Today I will tell you about pollution in river Yamuna of India and its causes.
About 57 million people depend on Yamuna waters. With an annual flow of about 10,000 cubic metres (cum) and usage of 4,400 cum (of which irrigation constitutes 96 per cent), the river accounts for more than 70 per cent of Delhi’s water supplies. Available water treatment facilities are not capable of removing the pesticide traces. Waterworks laboratories cannot even detect them. Worse, Yamuna leaves Delhi as a sewer, laden with the city’s biological and chemical wastes. Downstream, at Agra, this becomes the main municipal drinking water source. Here too, existing treatment facilities are no match for the poisons. Thus, consumers in Delhi and Agra ingest unknown amounts of toxic pesticide residues each time they drink water. Facts about pollution of river Yamuna
Causes of pollution Delhi generates 1,900 million litre per day (mld) of sewage. wastewater Thus, 630 mld of untreated and a significant amount of partially treated sewage enter the river every day. In summer months especially, the only flow downstream of Wazirabad is of industrial and sewage effluents. From the Okhla barrage, which is the exit point for the river in Delhi, the Agra canal branches out from Yamuna. During the dry months, almost no water is released from this barrage to downstream Yamuna. Instead, discharges from the Shahadara drain join the river downstream of the barrage, bringing effluents from east Delhi and Noida into the river.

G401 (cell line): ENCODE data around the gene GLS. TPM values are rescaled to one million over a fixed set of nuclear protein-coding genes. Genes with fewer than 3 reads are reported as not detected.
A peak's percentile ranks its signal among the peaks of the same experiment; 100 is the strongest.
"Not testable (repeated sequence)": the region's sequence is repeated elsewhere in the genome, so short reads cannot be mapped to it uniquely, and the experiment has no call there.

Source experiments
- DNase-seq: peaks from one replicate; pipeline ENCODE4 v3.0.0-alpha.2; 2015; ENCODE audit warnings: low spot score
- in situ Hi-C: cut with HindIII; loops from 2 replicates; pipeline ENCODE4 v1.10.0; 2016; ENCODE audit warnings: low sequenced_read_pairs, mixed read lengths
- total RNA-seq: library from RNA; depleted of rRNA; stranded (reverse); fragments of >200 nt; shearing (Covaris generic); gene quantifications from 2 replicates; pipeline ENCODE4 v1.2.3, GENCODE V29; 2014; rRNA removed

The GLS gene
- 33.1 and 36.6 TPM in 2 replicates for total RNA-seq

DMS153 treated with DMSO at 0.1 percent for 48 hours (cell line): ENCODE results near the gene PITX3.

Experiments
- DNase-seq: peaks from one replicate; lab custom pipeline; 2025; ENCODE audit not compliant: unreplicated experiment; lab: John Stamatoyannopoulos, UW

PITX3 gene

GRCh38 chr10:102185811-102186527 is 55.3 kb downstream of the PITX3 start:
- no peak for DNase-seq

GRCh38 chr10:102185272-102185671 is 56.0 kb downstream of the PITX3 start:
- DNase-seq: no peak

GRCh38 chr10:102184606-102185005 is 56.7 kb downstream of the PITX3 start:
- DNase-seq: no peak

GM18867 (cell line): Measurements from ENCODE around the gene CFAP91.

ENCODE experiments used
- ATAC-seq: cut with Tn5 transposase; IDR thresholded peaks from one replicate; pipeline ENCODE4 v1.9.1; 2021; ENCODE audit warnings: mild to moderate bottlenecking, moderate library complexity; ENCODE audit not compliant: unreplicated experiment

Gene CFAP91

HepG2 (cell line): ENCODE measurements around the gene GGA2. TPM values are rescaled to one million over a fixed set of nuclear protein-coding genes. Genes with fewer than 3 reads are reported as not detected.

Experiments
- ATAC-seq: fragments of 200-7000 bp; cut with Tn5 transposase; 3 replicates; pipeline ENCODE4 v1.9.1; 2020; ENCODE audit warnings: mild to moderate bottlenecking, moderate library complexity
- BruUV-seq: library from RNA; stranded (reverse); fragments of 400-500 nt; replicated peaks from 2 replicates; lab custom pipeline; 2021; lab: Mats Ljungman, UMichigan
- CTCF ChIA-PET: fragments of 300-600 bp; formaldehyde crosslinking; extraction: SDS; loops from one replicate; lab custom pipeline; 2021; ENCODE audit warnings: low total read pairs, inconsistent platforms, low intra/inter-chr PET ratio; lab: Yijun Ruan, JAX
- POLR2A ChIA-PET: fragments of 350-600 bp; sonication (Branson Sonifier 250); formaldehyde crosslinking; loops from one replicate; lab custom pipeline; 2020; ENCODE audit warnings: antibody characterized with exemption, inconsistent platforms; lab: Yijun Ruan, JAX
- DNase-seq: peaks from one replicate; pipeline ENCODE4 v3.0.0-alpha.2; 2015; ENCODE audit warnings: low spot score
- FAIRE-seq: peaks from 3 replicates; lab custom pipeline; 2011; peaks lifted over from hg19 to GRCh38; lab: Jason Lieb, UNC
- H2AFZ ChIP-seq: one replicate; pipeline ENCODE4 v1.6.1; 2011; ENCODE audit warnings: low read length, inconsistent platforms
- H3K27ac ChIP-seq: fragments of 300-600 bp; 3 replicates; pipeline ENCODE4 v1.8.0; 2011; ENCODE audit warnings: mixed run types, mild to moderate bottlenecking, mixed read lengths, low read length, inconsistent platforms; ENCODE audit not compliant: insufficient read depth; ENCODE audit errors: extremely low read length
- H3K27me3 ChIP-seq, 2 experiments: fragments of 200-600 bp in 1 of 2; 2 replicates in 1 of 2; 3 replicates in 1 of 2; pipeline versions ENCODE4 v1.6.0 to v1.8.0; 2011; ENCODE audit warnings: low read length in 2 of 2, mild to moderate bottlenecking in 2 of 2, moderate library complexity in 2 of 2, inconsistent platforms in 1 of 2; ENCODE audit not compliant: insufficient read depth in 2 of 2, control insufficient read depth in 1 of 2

Other causes of pollution <ul><li>Haryana’s vast agricultural fields are also significant contributors to Yamuna river’s pollution. The consumption of pesticides in Haryana in the years 1995-96 was to the tune of 5,100 t. Out of this, benzene hexachlorides (BHC) accounted for 600.24 t, malathion 831.48 t and endosulphan, 263.16 t. The state department of agriculture estimates that 12.5 per cent of the Yamuna basin has forest cover, 27.5 is wastelands, 53 per cent is agricultural land; the rest are villages, towns, cities and roads. There are plans to bring 27.5 per cent more under agriculture: this means more abstraction from the river and also greater use and subsequent runoff of fertilisers and pesticides. </li></ul>
What can be done? <ul><li>Water treatment technologies in practice in the West are expensive, something which India can ill-afford. </li></ul><ul><li>The conventional water treatment processes, based on chemical coagulation and filtration or biological slow sand filtration, have little capacity to remove water-soluble pesticides. </li></ul>
Solutions to problem <ul><li>According to Western researchers the best way to deal the problem is to- </li></ul><ul><li>switch to organic or biological farming methods </li></ul><ul><li>curtail the use of pesticides and fertilisers. </li></ul><ul><li>persuade polluting farmers to use pesticides in such a manner that it does not enter surface water. </li></ul>